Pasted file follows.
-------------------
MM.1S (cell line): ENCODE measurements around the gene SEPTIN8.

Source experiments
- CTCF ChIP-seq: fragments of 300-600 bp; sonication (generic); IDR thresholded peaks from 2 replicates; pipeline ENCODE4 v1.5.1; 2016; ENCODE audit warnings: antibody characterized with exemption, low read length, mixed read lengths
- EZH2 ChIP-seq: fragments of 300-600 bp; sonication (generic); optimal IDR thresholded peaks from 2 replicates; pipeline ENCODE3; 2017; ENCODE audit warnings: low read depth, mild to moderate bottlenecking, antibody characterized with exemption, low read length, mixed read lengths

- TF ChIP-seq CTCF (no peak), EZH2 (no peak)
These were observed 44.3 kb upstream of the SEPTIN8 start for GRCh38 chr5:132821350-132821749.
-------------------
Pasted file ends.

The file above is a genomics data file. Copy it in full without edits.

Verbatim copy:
MM.1S (cell line): ENCODE measurements around the gene SEPTIN8.

Source experiments
- CTCF ChIP-seq: fragments of 300-600 bp; sonication (generic); IDR thresholded peaks from 2 replicates; pipeline ENCODE4 v1.5.1; 2016; ENCODE audit warnings: antibody characterized with exemption, low read length, mixed read lengths
- EZH2 ChIP-seq: fragments of 300-600 bp; sonication (generic); optimal IDR thresholded peaks from 2 replicates; pipeline ENCODE3; 2017; ENCODE audit warnings: low read depth, mild to moderate bottlenecking, antibody characterized with exemption, low read length, mixed read lengths

- TF ChIP-seq CTCF (no peak), EZH2 (no peak)
These were observed 44.3 kb upstream of the SEPTIN8 start for GRCh38 chr5:132821350-132821749.